Attack on Crowded Livestock Market South of Baghdad Kills 12

Map shows Hillah, Iraq, where a car bomb exploded killing at least 12.
Map shows Hillah, Iraq, where a car bomb exploded killing at least 12. (Y. Yajima - AP)
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By Saad Sarhan and Sudarsan Raghavan
Washington Post Foreign Service
Thursday, March 5, 2009; 2:43 PM

HILLAH, Iraq, March 5 -- A car bomb exploded in a crowded livestock market south of Baghdad on Thursday, killing at least 12 people and injuring scores of others, police said.

The attackers parked the car in the market during one of its busiest days, detonating it by remote control, said Maj. Gen. Fadhil Raddad, the commander of the Babil provincial police force. Virtually all of the victims were civilians who had come to sell their cattle and other livestock in this central Iraqi city, 60 miles south of the capital.

"I was standing at one side of the market working as I do every day, and then suddenly there was this huge explosion," said Kassim Abdullah, 40, a butcher who was injured in the leg and neck and spoke from his hospital bed. "I felt I was hit, and was thrown on the ground. For almost 10 minutes I could not move. Then rescuers came and brought me to the hospital."

"This was a cold-blooded crime against poor simple people who were here to make a living," he added. "I can't understand why we would be targeted."

Although violence in Iraq is at its lowest level since 2003 and 2004, Thursday's attack underscored the ability of insurgents to stage deadly assaults. In recent weeks, there have been dramatic attacks across Iraq against U.S. soldiers and Iraqi civilians.

In February 2005, a suicide car bomber killed 125 police recruits in Hillah, one of the most devastating attacks since the U.S.-led invasion in 2003. And last March, a pair of suicide bombers detonated themselves among a crowd of Shiite pilgrims, killing 120 people. A month earlier, another attack on a market in Hillah killed 73.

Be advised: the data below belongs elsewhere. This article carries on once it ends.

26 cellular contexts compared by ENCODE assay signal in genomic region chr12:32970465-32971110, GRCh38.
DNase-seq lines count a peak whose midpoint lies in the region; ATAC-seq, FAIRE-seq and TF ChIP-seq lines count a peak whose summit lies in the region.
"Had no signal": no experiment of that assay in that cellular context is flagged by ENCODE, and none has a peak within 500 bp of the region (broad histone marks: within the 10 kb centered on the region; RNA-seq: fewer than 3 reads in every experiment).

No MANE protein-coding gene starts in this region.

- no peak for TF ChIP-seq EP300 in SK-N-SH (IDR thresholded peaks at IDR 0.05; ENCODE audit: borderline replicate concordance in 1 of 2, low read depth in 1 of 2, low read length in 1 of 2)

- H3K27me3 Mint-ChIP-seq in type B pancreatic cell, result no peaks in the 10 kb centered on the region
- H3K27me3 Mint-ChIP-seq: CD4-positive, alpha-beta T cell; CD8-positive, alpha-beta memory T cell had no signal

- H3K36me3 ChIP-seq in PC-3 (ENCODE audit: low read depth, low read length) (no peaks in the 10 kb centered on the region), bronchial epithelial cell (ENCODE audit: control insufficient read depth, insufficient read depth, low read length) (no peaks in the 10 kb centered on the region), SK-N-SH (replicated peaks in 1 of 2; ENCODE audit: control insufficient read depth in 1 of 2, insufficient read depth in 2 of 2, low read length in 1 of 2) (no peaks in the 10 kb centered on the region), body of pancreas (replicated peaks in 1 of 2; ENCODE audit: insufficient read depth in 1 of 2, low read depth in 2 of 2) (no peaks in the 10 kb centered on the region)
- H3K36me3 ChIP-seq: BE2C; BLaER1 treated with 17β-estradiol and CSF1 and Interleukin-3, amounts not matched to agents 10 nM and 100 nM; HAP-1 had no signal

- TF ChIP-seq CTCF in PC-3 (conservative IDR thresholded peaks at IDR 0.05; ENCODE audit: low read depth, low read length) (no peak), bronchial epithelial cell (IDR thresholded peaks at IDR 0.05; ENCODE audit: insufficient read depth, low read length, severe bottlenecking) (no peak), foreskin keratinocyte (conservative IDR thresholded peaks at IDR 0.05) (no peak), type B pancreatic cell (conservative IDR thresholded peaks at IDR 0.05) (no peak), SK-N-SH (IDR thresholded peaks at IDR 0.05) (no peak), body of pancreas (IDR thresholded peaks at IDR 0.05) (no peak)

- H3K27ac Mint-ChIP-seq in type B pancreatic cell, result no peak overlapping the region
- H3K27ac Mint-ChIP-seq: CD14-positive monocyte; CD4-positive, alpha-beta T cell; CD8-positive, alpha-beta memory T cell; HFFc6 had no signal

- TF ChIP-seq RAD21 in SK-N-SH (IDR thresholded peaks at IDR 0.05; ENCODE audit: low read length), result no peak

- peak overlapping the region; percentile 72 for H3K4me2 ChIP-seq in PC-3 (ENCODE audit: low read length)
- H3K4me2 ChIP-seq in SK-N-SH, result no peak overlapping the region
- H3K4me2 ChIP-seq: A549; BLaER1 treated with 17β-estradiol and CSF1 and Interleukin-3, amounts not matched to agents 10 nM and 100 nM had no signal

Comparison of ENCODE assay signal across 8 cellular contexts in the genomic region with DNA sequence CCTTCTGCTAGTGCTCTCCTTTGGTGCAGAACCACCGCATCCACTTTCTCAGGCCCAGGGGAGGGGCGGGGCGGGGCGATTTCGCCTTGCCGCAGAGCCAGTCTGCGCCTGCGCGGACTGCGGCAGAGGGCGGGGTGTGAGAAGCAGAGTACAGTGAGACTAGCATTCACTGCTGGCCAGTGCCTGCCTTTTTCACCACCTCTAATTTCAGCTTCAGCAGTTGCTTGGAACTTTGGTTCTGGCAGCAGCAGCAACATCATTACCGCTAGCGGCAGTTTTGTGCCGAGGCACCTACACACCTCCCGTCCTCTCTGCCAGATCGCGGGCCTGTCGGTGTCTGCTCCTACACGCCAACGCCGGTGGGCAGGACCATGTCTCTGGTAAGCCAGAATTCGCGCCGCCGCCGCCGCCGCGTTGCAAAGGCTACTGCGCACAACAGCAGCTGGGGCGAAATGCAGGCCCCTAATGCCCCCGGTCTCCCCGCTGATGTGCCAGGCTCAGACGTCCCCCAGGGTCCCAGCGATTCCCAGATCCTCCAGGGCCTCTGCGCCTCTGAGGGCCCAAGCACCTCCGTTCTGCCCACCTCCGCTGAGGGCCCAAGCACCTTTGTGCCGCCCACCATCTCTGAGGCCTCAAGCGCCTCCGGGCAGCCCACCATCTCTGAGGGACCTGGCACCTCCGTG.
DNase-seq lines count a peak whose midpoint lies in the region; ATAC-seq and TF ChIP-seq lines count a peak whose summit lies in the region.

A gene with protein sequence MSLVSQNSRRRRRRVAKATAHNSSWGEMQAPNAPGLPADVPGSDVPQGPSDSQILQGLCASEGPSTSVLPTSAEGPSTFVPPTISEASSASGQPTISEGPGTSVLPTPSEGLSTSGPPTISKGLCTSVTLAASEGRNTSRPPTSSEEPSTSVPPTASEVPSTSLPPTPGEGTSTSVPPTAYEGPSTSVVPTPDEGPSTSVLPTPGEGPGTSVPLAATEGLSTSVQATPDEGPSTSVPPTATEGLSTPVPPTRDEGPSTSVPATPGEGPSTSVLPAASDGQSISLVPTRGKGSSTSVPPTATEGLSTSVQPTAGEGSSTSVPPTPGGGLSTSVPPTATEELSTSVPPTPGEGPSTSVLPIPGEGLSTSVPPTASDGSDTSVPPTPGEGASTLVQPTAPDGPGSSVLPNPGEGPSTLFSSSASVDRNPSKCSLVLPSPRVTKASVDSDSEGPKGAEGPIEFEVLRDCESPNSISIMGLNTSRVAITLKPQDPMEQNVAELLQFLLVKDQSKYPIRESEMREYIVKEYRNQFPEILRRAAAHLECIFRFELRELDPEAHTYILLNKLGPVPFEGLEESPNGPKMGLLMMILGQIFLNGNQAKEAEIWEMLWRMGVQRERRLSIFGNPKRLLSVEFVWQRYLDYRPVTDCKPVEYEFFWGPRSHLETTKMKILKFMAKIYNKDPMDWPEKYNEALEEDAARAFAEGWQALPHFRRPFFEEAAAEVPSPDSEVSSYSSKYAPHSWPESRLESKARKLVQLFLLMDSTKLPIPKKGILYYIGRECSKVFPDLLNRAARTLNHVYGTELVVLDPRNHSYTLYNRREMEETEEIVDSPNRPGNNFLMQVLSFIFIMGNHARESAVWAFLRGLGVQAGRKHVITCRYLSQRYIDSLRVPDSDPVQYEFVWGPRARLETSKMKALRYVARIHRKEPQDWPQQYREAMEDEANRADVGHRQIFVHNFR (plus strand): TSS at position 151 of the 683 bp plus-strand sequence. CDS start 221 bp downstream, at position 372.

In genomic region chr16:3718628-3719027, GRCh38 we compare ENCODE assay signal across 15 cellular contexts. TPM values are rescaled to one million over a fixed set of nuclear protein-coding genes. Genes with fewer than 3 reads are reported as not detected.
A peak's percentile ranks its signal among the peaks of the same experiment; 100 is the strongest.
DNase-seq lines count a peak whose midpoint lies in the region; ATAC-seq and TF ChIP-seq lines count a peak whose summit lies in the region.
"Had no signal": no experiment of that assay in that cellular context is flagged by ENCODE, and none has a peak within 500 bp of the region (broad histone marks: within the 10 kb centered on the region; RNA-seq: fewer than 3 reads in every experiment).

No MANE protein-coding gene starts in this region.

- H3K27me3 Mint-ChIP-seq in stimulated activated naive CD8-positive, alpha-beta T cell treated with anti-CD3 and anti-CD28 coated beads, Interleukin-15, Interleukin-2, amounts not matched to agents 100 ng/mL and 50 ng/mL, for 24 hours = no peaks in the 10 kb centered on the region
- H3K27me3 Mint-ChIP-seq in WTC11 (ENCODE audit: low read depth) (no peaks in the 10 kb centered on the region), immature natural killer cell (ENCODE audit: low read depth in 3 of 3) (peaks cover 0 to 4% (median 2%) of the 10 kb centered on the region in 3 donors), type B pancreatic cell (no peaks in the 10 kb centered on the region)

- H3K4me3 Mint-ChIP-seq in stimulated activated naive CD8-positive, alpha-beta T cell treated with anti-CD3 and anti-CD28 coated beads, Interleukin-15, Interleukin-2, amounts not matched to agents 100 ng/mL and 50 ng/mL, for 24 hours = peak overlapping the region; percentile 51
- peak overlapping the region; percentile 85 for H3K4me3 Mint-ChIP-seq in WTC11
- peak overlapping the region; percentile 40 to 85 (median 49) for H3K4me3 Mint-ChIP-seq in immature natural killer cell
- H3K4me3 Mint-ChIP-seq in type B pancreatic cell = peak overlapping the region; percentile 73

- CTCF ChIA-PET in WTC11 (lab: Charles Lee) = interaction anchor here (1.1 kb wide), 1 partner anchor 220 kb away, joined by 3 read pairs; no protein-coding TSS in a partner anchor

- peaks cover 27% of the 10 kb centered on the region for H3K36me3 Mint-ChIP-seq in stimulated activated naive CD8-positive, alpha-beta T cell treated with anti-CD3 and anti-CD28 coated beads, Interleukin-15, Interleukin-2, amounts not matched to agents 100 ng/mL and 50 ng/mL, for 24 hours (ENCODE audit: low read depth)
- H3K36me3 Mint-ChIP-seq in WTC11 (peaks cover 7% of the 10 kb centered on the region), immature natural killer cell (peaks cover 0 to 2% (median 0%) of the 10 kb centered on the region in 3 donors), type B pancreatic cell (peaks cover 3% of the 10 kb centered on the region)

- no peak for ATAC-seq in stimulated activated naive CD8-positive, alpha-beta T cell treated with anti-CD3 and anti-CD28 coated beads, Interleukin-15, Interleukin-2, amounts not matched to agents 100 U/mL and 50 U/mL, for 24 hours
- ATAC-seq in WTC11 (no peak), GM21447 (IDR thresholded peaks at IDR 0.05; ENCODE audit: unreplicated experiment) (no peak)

Thursday's attack took place in the city's mostly Shiite enclave of Hamza al-Garbi. Raddad, the police commander, said the perpetrators had planned the attack well in advance and it had been designed to inflict maximum casualties.

"We believe they had come to the area more than once to make people trust them and feel safe, then did this horrific explosion," said Raddad, adding that 15 people had been detained for questioning.

"I don't know who would do such a thing, or why, because this is a poor area with poor people trying to make a living," said Hussein Rahim Abboud, 30, a cattle trader who was injured in the head by shrapnel. "There were no police, army or Americans here. This explosion was a pure act of terrorism, nothing else."

Also Wednesday, gunmen killed a senior Ministry of Interior official, Brig. Gen. Salam Salman Mohammed, as he drove to work in Baghdad. Two roadside bombs blew up in the western part of the capital, wounding several people.

Special correspondent K.I. Ibrahim in Baghdad contributed to this report.


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